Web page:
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In conversation with Unisa’s Chancellor

“We need honest intelligentsia inputs. Not a university as an ivory tower but a place of learning, research, teaching, and a place that engages its communities.” ~ Unisa Chancellor.

Speaking to students, diplomats and members of the media at the ZK Matthews Hall on 21 September 2022, Unisa Chancellor and former South African President, Dr Thabo Mbeki, pointed out the fundamental topics that are key to strengthening democracy, international solidarity and especially Pan-Africanism in the continent. The event was hosted by the university and the Thabo Mbeki African School of Public and International Affairs (TM-School). 

Facilitated by Professor Edith Phaswana, the TM-School Director, the conversation with the Chancellor takes place twice each year and allows students to interact with him on pertinent issues that affect Africans. However, the conversations are also attracting members of the public and many are interested in hearing views from the Chancellor on several topics.

Prof. Edith Phaswana, TM-School Director.

In her opening statement, Phaswana said that Thabo Mbeki spent his youthful years struggling for social change to develop the future of African leaders and to change the African continent for social transformation purposes. “TM-School and Unisa cannot miss out in this learning opportunity and investment the Chancellor is making in educating and engaging societies.”

In addition, Professor Sibusiso Vil-Nkomo, the Executive Dean of TM-School, reiterated that the continent has an abundance of knowledge, hence education must be used to the best of African abilities. “Therefore,” he said, “these conversations are intended to create a new knowledge for a brighter future.” He also announced that TM-School is going to be relocated to Irene, Centurion.

In the first round of the question-and-answer session, the Chancellor responded to a question raised by a student on his (the Chancellor’s) silence pertaining to the challenges students are raising regarding Unisa. Dr Mbeki encouraged students to understand the structure of universities and the roles of leaders within these institutions, especially the role of Chancellors at South African higher education institutions. “Chancellors at our universities do not take part in the management and operational issues of their institutions,” said Dr Mbeki. He stated that it was incumbent on these individuals to maintain that distance. “It is also important to understand the reality of the issues we are dealing with,” he concluded his reply.

One of the roles that was highlighted when the Unisa Chancellor was inaugurated was one of being a titular head who confers the university’s qualifications and a global ambassador for the university. Additionally, Unisa Principal and Vice-Chancellor (VC), Professor Puleng LenkaBula, expressed that the university is highly honoured and privileged to have Dr Mbeki as its Chancellor and to house a Presidential Library carrying his name.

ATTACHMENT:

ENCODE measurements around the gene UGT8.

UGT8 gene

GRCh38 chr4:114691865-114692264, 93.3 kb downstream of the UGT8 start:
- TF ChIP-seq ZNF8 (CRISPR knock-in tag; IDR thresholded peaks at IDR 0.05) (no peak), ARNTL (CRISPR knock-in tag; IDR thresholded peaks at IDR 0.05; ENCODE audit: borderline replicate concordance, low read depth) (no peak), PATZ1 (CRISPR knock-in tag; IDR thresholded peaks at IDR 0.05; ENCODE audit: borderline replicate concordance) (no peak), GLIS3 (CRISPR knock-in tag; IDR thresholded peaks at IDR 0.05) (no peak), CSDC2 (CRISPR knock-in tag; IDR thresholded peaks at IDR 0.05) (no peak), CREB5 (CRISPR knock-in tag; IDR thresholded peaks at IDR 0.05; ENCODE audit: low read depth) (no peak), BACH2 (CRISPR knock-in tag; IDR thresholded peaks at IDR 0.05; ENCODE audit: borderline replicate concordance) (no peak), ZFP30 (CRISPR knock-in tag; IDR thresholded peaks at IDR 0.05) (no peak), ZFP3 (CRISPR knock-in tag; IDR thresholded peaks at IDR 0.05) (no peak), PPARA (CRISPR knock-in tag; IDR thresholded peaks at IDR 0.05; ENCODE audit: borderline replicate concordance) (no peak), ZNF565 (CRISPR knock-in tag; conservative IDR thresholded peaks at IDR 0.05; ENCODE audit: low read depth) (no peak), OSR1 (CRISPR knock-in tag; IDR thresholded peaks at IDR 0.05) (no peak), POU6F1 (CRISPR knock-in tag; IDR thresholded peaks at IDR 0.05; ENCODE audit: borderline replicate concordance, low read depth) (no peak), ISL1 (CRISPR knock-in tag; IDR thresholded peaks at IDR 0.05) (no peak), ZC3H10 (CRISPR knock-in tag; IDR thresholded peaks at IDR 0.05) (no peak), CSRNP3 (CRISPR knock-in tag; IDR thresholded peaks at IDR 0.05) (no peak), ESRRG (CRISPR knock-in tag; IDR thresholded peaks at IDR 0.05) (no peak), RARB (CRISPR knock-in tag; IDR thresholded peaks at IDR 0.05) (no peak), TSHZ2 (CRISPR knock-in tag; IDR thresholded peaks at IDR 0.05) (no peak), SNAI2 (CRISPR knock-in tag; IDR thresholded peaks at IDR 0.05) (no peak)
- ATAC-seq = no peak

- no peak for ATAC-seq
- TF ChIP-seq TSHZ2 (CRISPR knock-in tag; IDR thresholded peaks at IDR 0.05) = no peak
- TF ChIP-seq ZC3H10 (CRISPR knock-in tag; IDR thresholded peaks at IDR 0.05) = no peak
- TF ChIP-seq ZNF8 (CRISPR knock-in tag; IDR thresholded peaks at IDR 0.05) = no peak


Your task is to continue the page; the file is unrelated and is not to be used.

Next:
The VC gave a comprehensive introduction that summed up the intellectual stature of the Chancellor in education, politics, and continental matters.  LenkaBula said the Chancellor encourages substantive engagements to emancipate not only the country but also the continent.

She further said, “the building of societies can be possible if we allow participatory of epistemic communities and listening attentively to issues raised.” LenkaBula reflected on the presidential imbizos during Mbeki’s tenure, which allowed the idea of knowledge sharing and storytelling. She concluded that the dialogues were an epistemic advantage to understand the voices of societies.

The list of questions the Chancellor tackled with the students included economic, energy, gender, and leadership challenges.

The Chancellor responded that energy matters reflect on the quality of leadership we have in the country. He said that engineers and economists can manage Eskom matters effectively, not politicians. He further questioned the handling of tenders in Eskom and the reasoning behind breaking contracts to increase possibilities for black economic empowerment.

The Chancellor further discussed the possibilities of the continent in developing its economy. “Africans should agree that Africa needs a common monetary policy and an African currency,” he said. “What is it that we can practically do to come to a stage where we introduce that currency?” He spoke comprehensively on drafting a detailed plan and strategy rather than aspirations contained in documents. The Chancellor also pointed out the reasons why the National Development Plan (NDP) was never executed. “The NDP was never a plan, hence nothing has not been done. It was just written aspirations.”

The Chancellor said there is a continental policy on stolen African artefacts, and that it is a matter of a continuous struggle. His opinion on the unemployment issue is that the government should involve South African business.

One of the other issues that the Chancellor focused on was the challenges born out of patriarchy. “We inherit patriarchal societies worldwide,” he concluded. “Our aspiration is that women play an equal role with men without discrimination, but the progressive movement in South Africa is weak. Women leaders in Africa should engage in gender mainstreaming to defeat patriarchy.”

Unisa Chancellor and former South African President Thabo Mbeki, Principal and Vice-Chancellor Prof. Puleng LenkaBula, and TM-School Executive Dean Prof. Sibusiso Vil-Nkomo.

*By Lesego Chiloane-Ravhudzulo, Journalist, Department of Institutional Advancement

Publish date: 2022/09/22